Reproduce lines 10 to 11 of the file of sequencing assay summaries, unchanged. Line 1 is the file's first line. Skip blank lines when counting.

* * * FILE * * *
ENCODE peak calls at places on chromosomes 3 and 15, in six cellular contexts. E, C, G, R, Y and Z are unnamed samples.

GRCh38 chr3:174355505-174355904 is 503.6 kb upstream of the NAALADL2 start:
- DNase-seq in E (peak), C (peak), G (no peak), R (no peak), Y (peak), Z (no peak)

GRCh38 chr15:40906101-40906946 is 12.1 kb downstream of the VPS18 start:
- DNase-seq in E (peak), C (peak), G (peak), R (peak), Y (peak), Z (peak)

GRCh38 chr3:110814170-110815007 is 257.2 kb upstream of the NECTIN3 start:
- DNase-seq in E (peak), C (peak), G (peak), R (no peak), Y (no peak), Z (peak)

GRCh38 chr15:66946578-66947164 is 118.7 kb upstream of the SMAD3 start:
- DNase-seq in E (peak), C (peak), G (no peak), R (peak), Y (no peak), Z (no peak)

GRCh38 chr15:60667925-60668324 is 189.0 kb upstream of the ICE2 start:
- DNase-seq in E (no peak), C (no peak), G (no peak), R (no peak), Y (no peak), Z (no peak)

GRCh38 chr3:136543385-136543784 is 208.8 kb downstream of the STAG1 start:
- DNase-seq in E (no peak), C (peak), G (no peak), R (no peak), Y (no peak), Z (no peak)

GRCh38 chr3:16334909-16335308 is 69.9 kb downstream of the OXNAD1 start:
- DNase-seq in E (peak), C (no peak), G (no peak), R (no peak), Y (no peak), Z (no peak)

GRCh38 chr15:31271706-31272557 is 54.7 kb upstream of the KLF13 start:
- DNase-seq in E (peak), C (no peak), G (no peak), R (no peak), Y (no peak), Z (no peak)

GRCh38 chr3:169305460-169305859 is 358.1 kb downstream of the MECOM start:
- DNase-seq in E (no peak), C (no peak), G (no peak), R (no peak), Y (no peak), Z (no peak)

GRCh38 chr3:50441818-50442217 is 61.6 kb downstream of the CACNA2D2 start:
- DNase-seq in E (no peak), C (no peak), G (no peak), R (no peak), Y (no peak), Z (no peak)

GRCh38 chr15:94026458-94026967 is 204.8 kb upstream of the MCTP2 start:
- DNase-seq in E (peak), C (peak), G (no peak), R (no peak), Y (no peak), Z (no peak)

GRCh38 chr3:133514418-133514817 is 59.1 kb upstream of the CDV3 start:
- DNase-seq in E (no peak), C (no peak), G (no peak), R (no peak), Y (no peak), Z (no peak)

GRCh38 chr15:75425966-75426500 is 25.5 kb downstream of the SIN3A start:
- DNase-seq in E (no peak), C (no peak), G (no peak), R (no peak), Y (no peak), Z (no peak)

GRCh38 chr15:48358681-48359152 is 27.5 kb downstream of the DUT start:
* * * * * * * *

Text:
GRCh38 chr15:60667925-60668324 is 189.0 kb upstream of the ICE2 start:
- DNase-seq in E (no peak), C (no peak), G (no peak), R (no peak), Y (no peak), Z (no peak)